Rawblood by Catriona Ward

I’m grateful to Weidenfeld & Nicolson, the publisher, for sending me a copy of this book via NetGalley in exchange for an honest review. 

Rawblood is a complex, multi-layered ghost story, deeply atmospheric, of the kind that stays with the reader long after the last page has been read and the book snapped shut. Spanning almost a century in the history of Rawblood, a Dartmoor mansion, it tells the story of a family cursed by an oppressive, terrifying evil presence that stalks the house and picks off one by one members of the family who live there, prematurely and violently. The books begins in 1910 with 11-year-old Iris Villarca and her tortured, drug-addicted father Alonso, trying to pass of the Villarca curse as a congenital disease. Next, through the diary of a former friend of Alonso's, we learn of the grotesque medical experiments of his youth, his marriage to a much younger woman hopelessly damaged by her abusive foster parents; we also take a step further back to the 1830s when Mary Hopewood, dying of tuberculosis overseas, came to meet the mysterious Spanish nobleman who made Rawblood the Villarca family home.

Rawblood is a remarkable achievement in many ways. It’s swimming in gothic imagery with strong echoes of Poe and even a few dark shadows of Wuthering Heights. In its pages you’ll find guilt-ridden opium addicts, children isolated by grief-stricken, paranoid parents and destructive, obsessive relationships in which love and fear are almost one and the same. Throughout it all a nameless – and, I must say, genuinely terrifying – ghost of a woman inhabits the house and torments every Villarca who attempts to end the cycle of loneliness and grief through new relationships, yet in a cruel twist also causes them to sicken whenever they leave. For Her, the Villarcas must be at Rawblood, but they must be there alone.

Unsurprisingly, this makes for novel that is frequently oppressive and claustrophobic – occasionally to the point of overkill as the narrative drifts into long passages of dreamlike, confusing and almost hallucinogenic description. This does, of course, reflect the mental state of the characters and the nightmarish atmosphere of Rawblood and the surrounding landscape, but there are times when it’s simply too much, and more disciplined editing would have been welcome. This is in fact my only substantial criticism of the novel: there are several chapters in which the gothic intensity simply reaches saturation point. Personally, I think a tighter edit could have retained every bit of Rawblood’s haunting power, and maintained the author’s well-executed evocation of a 19th century prose style, while stopping short of the point where the languid richness of the description begins to cloy.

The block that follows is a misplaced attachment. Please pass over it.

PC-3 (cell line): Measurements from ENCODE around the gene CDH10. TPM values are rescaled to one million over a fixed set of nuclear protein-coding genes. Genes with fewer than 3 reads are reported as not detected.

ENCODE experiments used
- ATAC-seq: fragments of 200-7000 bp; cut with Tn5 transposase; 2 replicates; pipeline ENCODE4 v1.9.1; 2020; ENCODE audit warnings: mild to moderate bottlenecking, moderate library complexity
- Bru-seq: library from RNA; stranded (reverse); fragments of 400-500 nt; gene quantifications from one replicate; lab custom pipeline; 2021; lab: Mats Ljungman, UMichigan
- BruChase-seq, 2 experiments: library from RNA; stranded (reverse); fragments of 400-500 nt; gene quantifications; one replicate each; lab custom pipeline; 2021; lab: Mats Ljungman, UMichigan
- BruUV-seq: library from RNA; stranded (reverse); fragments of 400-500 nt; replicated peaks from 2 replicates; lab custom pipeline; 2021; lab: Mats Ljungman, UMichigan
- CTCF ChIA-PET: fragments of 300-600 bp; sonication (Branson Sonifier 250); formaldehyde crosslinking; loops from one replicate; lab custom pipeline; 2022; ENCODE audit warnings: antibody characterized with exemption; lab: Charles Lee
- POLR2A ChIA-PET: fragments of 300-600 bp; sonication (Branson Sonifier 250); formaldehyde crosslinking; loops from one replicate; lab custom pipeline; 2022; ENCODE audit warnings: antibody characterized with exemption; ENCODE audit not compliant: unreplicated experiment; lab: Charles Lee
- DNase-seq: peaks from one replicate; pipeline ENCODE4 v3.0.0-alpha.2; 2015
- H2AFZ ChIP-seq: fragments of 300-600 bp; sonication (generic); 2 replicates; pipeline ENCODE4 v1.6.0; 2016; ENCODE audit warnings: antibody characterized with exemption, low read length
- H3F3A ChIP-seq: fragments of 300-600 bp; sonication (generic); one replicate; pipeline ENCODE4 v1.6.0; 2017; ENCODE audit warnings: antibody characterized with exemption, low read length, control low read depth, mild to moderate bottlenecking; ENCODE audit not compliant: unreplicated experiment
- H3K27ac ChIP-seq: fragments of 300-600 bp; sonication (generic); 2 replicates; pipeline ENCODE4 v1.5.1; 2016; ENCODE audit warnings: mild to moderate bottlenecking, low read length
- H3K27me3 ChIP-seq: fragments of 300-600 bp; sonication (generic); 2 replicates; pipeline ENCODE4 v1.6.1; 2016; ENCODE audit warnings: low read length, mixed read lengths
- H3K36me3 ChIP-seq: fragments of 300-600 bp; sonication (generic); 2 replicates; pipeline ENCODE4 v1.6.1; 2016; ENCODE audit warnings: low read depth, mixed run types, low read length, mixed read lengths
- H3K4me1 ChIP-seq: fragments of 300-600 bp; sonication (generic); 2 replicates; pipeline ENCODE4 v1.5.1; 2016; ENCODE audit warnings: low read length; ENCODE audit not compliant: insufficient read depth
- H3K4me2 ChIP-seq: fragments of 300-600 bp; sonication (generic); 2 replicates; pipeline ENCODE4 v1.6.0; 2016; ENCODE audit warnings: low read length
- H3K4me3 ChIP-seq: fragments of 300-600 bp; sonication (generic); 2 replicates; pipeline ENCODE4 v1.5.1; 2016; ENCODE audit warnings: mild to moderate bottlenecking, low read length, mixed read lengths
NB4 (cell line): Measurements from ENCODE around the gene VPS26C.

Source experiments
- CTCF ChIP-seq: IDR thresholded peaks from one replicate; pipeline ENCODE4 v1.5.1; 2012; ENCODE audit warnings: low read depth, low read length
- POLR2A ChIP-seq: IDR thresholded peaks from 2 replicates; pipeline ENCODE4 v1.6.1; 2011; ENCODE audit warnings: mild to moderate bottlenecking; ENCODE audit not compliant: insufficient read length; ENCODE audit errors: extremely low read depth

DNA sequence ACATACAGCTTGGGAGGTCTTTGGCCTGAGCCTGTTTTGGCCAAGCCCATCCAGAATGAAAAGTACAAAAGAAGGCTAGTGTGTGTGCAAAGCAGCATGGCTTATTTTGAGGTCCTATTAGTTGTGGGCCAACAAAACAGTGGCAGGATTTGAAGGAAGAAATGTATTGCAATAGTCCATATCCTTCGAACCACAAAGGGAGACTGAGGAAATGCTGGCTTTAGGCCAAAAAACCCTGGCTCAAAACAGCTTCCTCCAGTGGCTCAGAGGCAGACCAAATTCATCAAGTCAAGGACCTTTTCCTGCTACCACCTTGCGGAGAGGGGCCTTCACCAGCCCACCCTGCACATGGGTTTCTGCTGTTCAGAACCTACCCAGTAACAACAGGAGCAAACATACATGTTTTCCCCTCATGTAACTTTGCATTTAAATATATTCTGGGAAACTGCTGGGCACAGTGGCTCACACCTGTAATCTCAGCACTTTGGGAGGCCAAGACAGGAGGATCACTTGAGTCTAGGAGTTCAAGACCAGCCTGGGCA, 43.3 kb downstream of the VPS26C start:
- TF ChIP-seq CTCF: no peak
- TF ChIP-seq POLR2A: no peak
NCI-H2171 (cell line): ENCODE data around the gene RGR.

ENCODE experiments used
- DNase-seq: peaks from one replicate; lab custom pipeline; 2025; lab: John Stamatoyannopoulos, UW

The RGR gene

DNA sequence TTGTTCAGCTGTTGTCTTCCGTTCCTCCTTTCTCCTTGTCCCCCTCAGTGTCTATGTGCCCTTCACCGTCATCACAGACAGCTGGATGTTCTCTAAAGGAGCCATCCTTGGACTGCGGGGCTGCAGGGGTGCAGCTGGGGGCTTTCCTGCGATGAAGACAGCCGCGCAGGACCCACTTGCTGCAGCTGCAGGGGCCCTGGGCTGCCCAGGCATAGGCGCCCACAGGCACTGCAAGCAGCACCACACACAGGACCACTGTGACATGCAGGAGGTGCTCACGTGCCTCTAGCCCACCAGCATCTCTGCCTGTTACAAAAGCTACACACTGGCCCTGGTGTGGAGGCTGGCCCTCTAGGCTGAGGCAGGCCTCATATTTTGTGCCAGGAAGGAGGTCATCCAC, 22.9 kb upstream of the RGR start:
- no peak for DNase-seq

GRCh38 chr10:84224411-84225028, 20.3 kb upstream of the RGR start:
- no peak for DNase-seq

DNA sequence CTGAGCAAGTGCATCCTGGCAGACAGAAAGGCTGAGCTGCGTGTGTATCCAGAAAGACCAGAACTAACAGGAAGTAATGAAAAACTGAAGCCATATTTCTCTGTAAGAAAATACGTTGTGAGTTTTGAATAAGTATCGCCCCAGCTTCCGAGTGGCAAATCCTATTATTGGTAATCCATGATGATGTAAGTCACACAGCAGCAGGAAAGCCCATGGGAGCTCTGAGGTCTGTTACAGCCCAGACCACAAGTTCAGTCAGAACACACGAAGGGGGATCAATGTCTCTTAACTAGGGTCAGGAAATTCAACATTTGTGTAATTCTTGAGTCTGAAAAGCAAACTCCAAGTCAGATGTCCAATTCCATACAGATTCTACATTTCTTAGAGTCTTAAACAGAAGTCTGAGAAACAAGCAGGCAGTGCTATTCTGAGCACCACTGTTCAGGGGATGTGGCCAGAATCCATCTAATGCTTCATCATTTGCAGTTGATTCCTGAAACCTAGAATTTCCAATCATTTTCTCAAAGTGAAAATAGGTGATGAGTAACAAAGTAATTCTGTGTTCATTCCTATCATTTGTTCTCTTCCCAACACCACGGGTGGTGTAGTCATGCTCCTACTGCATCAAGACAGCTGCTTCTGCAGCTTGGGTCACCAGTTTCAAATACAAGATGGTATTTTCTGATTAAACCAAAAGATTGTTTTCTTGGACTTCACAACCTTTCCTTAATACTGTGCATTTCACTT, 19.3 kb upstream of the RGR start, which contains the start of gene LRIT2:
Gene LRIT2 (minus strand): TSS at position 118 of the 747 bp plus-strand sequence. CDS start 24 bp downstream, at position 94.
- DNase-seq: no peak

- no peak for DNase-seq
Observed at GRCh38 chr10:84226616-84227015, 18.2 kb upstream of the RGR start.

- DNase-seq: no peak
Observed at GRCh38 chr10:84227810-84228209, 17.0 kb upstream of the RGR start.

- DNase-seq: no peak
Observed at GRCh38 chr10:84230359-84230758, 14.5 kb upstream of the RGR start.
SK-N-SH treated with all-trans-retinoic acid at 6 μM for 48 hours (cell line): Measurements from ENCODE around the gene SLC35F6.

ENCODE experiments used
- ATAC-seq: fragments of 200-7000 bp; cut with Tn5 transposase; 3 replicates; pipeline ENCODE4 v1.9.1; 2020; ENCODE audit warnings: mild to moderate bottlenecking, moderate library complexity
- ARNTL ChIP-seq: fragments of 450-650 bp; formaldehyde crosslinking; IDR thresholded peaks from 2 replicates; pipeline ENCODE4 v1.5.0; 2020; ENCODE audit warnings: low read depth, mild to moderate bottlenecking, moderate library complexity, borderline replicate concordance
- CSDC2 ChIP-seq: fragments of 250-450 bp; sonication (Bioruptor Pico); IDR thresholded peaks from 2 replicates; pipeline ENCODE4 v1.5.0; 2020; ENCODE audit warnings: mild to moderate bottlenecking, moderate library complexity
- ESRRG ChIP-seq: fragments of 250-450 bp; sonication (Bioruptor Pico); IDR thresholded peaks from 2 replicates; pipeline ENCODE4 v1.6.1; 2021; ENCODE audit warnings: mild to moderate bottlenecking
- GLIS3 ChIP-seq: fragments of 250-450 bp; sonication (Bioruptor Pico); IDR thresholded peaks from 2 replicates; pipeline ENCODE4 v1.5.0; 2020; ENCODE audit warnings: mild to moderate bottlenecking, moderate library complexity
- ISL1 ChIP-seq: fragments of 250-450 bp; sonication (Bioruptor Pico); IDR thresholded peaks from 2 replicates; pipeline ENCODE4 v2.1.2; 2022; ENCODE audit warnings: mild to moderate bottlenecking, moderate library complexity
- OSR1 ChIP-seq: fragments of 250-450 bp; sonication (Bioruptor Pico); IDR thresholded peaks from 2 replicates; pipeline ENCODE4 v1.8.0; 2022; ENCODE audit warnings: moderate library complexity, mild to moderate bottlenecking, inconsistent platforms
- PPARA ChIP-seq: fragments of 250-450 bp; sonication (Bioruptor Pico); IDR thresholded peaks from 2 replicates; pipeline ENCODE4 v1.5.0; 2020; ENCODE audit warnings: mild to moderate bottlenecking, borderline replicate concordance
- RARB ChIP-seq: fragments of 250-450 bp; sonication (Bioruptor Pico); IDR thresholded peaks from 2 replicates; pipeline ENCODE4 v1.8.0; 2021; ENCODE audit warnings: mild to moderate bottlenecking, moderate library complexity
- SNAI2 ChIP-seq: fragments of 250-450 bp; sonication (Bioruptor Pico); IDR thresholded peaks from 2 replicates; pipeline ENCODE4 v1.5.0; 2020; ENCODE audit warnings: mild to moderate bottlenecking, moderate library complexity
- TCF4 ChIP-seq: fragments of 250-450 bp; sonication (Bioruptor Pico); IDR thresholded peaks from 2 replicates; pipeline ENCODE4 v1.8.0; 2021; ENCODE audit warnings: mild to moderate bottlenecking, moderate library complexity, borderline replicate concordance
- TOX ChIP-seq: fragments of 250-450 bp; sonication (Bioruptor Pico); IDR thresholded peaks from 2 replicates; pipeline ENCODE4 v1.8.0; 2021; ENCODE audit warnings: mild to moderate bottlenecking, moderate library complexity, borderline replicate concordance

That’s not to say that it’s all opium-fuelled visions and supernatural dread, however. The story of Mary Hopewell and her painfully genteel, largely disappointing sojourn in Italy is almost at times a comedy of manners, and the stiff, pomposity of the doctor's journal before his visit to Rawblood descends into terror also brings a welcome change of pace. Sections set in a mental hospital in the aftermath of the First World War also help bring about a shift in atmosphere with a chillingly clinical kind of horror that's altogether different to the more to that which we get from the wild, untamed environment of Rawblood and the natural world around it.  

It might be easy to imagine that Rawblood would be an act of mimicry, simply aping gothic fiction of the 18th and 19th century, but don’t be fooled: it’s so much more than that. Rawblood is a million miles away from being a simple ghost story (not that a simple ghost story is a bad thing) and is somehow greater than the sum of its parts, drawing on obvious influences but retaining a strong sense of originality. It’s a story of mental illness, of folklore, of the everlasting damage that one terrible wrong can do to countless generations, and the impossibility of escaping not only one’s past, but one’s future. It’s also a powerful tale of landscape and psychogeography that occasionally brought to mind Alan Garner’s Thursbitch.

Definitely not a cosy, fireside sort of ghost story, Rawblood can be demanding of its readers, but for me, absolutely worth the effort, and a very impressive debut.

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